A study of former NFL players released Wednesday found that those who began playing football at younger ages showed more impaired long-term brain development than those who began later.
That could be a key finding for NFL players. But when it comes to young athletes and youth football, the biggest takeaway from the study appears to be that it is another reminder that more research is needed to assess the long-term impacts of playing football for youth athletes, the majority of whom never reach the NFL.
The study from the Boston University School of Medicine, published in the research journal Neurology and first reported by BuzzFeed, examined 42 former NFL players between the ages of 40 and 69 and found that those who began playing football before age 12 “demonstrated significantly greater impairment” than the players who did not start playing until after that age. The players who began before age 12, chosen as the age for the study because the years between ages 10 and 12 are considered an important stage of brain development, performed worse on three measures that were tested: verbal IQ, executive planning (reasoning), and memory recall.
The results suggest that suffering repeated head injuries “during critical periods of brain maturation could alter” the brain’s development and lead to “later-life cognitive impairments,” the study says.
The study, however, is limited in scope. Because it tested only former NFL players, its results cannot necessarily be applied to players who quit football before reaching the sport’s top level, and it is also uncertain whether the age of exposure to brain injuries is more important than the cumulative hits to the head players who eventually made it to the NFL suffered. The number of concussions participants suffered in their career, meanwhile, is estimated, and an accurate estimation is difficult for this age range, especially when attempting to account for those suffered at youth and high school levels.
Because of those limitations, the study says that it “does not allow for the determination of causality between early-life exposure” to repeated head trauma and “later-life impairments,” and its results cannot be applied generally to the football-playing public. Instead, it is relevant primarily to NFL players.
The limitations led another prominent concussion researcher to dismiss the study in comments to ESPN, while Dr. Robert Stern, who led the study for Boston U., told ESPN that despite the limitations the study “does suggest something that I think makes logical sense. The logic is you shouldn’t hurt your brain over and over and over again as a child.” Still, Stern, who did not immediately respond to interview requests, told the New York Times that the study isn’t definitive enough to be used to implement new rules changes at the youth level, and its abstract says merely that the study “may have implications for safety recommendations for youth sports.”
In that sense, while the study establishes a possible link between playing football at earlier ages and later cognitive problems in some NFL players, what it indicates for the broader football-playing public is how much more research is needed into how playing the sport — and suffering repeated head trauma — at young ages affects long-term cognitive abilities for those who stop long before they reach the game’s professional level.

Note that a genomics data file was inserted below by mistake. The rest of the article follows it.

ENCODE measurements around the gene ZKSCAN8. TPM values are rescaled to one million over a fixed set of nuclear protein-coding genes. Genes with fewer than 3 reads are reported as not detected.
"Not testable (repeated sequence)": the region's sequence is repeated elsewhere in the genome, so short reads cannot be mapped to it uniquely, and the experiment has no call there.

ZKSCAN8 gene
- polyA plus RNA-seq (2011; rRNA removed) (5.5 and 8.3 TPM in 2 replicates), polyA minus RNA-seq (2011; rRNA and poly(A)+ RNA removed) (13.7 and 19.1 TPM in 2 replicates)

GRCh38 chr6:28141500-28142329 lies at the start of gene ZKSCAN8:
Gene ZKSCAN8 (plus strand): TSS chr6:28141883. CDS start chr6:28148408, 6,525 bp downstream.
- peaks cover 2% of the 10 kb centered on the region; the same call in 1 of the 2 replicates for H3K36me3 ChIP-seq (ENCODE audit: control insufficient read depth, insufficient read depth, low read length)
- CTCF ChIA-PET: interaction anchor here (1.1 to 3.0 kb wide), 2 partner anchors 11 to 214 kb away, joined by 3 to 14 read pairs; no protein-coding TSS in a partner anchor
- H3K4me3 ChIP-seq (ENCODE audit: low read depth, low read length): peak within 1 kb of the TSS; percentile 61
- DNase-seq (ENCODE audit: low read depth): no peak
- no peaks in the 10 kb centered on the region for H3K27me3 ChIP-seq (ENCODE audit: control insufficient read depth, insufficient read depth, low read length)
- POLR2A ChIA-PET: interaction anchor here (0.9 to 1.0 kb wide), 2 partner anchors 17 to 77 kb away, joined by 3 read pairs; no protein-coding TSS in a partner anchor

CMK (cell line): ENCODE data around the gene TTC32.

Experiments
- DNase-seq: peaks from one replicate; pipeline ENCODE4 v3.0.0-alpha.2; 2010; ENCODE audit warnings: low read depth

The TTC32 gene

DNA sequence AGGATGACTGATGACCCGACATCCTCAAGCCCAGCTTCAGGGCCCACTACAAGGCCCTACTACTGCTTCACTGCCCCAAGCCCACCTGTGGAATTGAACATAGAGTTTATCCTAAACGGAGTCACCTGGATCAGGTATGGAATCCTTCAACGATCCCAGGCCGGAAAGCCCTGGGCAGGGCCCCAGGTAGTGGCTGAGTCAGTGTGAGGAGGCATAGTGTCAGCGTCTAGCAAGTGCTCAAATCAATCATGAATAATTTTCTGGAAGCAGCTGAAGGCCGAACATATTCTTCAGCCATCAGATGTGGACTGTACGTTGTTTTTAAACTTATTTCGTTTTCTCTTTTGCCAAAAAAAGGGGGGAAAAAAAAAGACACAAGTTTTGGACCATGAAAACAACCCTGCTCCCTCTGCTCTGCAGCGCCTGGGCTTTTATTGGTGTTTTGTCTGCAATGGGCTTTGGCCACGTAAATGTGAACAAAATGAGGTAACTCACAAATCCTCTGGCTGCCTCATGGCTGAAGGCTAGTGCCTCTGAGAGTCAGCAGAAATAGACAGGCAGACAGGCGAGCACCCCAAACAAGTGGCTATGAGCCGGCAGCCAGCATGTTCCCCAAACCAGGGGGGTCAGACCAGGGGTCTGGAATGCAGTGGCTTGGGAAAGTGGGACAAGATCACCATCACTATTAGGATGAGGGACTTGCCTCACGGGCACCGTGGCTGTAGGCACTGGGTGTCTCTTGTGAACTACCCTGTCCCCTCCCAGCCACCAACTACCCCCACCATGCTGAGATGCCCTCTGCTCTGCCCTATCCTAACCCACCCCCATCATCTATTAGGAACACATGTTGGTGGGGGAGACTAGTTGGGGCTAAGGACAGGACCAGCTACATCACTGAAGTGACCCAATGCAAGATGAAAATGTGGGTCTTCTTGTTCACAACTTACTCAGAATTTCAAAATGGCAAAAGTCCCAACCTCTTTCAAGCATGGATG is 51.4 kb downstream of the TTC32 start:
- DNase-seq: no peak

The study itself says as much — it notes, “Future longitudinal studies beginning prior to the start of football participation in youth and using more comprehensive measures of intelligence are needed in order to determine the relationship between [repeated head injuries] in youth and intelligence.” — and in the interview with ESPN, Stern said that “more research needs to be done.” That has also been a key finding of other studies and compilations of studies into the impact of youth concussions, and President Obama has previously called for more research into the subject at a White House summit on youth concussions in sports.
That sort of research may be coming: the NFL, which reached a $765 million settlement with former players who alleged it covered up the effects of concussions, has agreed to fund research into the subject through partnerships with the National Institutes of Health (which funded this study), and other programs have been established to paint a clearer picture of how many concussions young athletes suffer and how that impacts their brains long-term.
This study may be a start, even if its limitations prevent it from being applied directly to younger athletes. But this is an important time for football. States and youth sports leagues are rushing to change rules and implement policies in an attempt to better recognize, treat, and manage concussions in young athletes. And with youth football participation rates dropping and concerns rising among parents about whether their children are safe playing the sport, the NFL is preaching safety directly to those parents to try to ease their fears. Amid all of that, it seems that for now the most important lesson of the Boston study is that we still need much more direct research to gain a clear picture of how hits to the head in football and other sports truly impact young athletes, and what we need to change to protect them and their futures.